2006-05-01

    Diurnal activity of host-seeking "canyon flies" (Fannia benjamini complex) (Diptera: Muscidae) was determined on a warm, sunny day during their peak seasonal activity period (early July) in the coastal mountain community of La Habra Heights in Los Angeles County, California. High levels of activity persisted for several hours in the morning and evening, but peak abundance was within an hour after sunrise and an hour before sunset, when >600 flies (mainly Fannia conspicua Malloch) could be collected in 5 min from a person using a sweep net. Host-seeking activity was low during midday hours, when flies apparently were seeking shelter from the heat, and activity ceased after sunset. Potential bait materials, including some known to elicit a response by other host-seeking Diptera (water, rabbit feces, egg bait, milk bait, Limburger cheese, ethanol, and CO2) were tested for "canyon fly" response using CDC-type suction traps (without light). CO2 resulted in significantly higher capture of female "canyon flies" (up to approximately 2,000 flies per trap in a 6-h period) relative to traps baited with other materials or with no bait. Host-seeking activity in relation to distance from a putative developmental site was evaluated. The proportional capture of flies in CO2-baited suction traps was significantly explained by distance from a residential area planted with Aptenia cordifolia (L.) (Aizoaceae; red apple), a ground cover plant that is a developmental site for F. conspicua. Proportional trap capture rapidly decreased as distance from the residential area increased. Implications of these studies for "canyon fly" control are discussed.

  4. Morphology of immature stages of Atherigona reversura (Diptera: Muscidae), with notes on the recent invasion of North America

    DEFF Research Database (Denmark)

    Grzywacz, Andrzej; Pape, Thomas; Hudson, William G.

    2013-01-01

    The muscid shoot-fly Atherigona reversura Villeneuve (Diptera: Muscidae), recently introduced to North America, is reported for the first time from the Neotropical Region: Mexico, Chiapas, Chiapa de Corzo. Information about distribution throughout the continent is summarized. Morphology of the se...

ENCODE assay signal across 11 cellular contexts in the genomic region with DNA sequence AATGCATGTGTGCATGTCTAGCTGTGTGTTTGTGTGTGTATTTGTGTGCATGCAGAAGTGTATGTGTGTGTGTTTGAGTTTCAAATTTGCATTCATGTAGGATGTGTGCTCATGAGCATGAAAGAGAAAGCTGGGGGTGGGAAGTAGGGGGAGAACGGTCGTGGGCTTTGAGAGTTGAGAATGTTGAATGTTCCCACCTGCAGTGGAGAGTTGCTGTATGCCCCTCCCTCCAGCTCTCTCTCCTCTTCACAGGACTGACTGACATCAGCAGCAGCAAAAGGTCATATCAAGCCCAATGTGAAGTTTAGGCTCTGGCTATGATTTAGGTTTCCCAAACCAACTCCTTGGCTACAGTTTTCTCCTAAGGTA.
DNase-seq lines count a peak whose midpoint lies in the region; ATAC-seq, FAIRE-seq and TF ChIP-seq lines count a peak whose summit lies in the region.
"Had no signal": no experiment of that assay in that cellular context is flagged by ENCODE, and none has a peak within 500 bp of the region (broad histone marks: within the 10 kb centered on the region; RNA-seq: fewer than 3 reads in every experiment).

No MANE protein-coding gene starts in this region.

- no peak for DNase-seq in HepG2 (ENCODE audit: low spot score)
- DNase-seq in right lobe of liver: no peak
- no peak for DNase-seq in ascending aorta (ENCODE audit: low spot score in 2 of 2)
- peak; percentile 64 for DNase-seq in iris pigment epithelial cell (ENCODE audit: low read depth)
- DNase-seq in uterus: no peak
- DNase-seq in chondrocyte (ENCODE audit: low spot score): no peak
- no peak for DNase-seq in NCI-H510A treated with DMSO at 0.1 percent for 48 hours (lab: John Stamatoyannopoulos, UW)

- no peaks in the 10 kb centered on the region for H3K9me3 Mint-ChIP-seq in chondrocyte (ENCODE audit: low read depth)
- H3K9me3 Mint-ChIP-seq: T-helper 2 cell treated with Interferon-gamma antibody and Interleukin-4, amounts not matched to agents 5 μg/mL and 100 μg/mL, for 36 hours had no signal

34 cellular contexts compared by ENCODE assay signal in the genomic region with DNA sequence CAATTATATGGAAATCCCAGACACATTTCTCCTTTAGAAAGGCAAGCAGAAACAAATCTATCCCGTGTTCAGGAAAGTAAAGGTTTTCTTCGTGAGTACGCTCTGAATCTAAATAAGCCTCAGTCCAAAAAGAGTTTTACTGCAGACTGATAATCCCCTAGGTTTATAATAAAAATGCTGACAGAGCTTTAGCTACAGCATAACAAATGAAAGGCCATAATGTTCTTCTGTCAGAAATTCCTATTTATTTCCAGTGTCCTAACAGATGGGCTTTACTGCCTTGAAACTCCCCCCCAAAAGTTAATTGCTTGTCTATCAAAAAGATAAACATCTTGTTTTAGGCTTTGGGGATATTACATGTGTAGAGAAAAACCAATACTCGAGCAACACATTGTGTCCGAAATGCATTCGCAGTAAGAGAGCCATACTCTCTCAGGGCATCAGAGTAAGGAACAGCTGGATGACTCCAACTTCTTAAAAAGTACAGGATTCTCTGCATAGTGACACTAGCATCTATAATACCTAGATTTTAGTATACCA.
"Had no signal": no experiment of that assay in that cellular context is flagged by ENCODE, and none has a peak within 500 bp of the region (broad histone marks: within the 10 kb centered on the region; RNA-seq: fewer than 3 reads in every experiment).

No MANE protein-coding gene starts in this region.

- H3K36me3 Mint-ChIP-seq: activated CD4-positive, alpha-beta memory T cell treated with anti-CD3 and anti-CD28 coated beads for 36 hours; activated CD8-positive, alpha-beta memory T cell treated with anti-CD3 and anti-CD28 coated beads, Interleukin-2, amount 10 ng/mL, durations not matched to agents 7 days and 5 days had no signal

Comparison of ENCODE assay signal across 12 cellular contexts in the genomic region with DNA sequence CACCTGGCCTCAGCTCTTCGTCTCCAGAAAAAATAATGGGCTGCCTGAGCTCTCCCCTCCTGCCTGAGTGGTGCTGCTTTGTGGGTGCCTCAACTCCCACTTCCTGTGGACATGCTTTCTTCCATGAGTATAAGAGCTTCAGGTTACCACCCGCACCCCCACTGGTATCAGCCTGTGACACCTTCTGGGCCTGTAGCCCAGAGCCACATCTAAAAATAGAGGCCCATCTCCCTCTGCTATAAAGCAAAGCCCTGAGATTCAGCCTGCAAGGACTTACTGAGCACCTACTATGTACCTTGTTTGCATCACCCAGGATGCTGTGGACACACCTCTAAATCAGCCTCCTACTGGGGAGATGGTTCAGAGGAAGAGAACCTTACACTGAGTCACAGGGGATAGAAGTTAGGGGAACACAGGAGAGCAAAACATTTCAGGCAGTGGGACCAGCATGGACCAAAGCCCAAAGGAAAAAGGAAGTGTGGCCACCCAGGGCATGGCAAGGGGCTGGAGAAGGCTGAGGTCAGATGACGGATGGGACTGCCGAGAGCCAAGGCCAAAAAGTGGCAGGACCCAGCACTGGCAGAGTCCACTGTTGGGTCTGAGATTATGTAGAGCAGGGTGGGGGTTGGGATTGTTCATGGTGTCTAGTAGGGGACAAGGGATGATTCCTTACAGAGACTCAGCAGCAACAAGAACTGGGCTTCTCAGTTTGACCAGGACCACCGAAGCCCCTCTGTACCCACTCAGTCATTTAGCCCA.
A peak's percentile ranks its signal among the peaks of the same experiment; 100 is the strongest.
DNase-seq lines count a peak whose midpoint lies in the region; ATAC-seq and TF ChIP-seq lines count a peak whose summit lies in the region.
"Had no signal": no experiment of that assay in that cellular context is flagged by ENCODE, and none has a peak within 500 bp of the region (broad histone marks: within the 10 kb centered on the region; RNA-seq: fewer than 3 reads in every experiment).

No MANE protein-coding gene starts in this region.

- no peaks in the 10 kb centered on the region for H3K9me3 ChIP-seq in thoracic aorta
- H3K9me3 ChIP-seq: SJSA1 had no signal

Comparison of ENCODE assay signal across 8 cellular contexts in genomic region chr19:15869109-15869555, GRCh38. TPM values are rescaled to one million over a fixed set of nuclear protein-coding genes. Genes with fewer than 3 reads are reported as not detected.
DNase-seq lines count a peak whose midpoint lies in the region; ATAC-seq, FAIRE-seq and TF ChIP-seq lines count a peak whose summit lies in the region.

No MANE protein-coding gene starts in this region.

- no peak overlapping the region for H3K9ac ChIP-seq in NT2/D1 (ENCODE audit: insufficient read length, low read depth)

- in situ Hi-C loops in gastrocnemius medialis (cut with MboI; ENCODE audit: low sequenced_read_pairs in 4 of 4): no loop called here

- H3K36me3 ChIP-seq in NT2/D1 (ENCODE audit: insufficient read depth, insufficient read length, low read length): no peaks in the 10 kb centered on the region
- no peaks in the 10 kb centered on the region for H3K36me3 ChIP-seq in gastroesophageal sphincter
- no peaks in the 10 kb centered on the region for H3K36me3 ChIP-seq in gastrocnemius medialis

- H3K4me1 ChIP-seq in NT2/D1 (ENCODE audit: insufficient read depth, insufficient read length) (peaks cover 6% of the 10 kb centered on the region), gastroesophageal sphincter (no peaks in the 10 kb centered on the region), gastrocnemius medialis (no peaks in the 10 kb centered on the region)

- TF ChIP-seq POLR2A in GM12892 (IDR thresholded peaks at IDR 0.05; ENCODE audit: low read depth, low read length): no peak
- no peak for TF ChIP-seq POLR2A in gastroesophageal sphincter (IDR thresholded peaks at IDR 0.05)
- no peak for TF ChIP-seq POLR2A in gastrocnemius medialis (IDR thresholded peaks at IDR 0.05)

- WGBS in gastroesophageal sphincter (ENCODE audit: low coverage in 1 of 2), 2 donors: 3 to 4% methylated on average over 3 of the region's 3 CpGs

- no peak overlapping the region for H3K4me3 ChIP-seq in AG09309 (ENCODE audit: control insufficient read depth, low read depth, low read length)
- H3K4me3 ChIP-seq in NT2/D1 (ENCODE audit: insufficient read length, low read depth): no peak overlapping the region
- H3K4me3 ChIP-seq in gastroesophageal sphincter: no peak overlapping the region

5. High levels of insecticide resistance in introduced horn fly (Diptera: Muscidae) populations and implications for management.

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    Oyarzún, M P; Li, A Y; Figueroa, C C

    2011-02-01

    The horn fly, Haematobia irritans (L.) (Diptera: Muscidae), was introduced to Chile in the beginning of the 1990s. Since its introduction, farmers have controlled this pest almost exclusively with insecticides. To understand the consequences of different control strategies on the development of insecticide resistance and their persistence, a field survey was conducted at eight farms in the south of Chile to characterize insecticide resistance in field populations and resistance mechanisms. Horn fly samples were assayed to determine levels of resistance to pyrethroids and diazinon, genotyped for kdr and HialphaE7 mutations, and tested for general esterase activity. All field populations, including ones that were not treated with insecticides for the past 5 yr, showed high levels of cypermethrin resistance and high frequencies of the kdr mutation. None of the fly populations demonstrated resistance to diazinon and the HialphaE7 mutation was not detected in any of the fly samples. Esterase activities in all populations were comparable to those found in the susceptible reference strain. The findings of high frequencies of homozygous resistant and heterozygous individuals both in insecticide treated horn fly populations and in the untreated fly populations suggests complex interactions among field populations of the horn fly in Chile.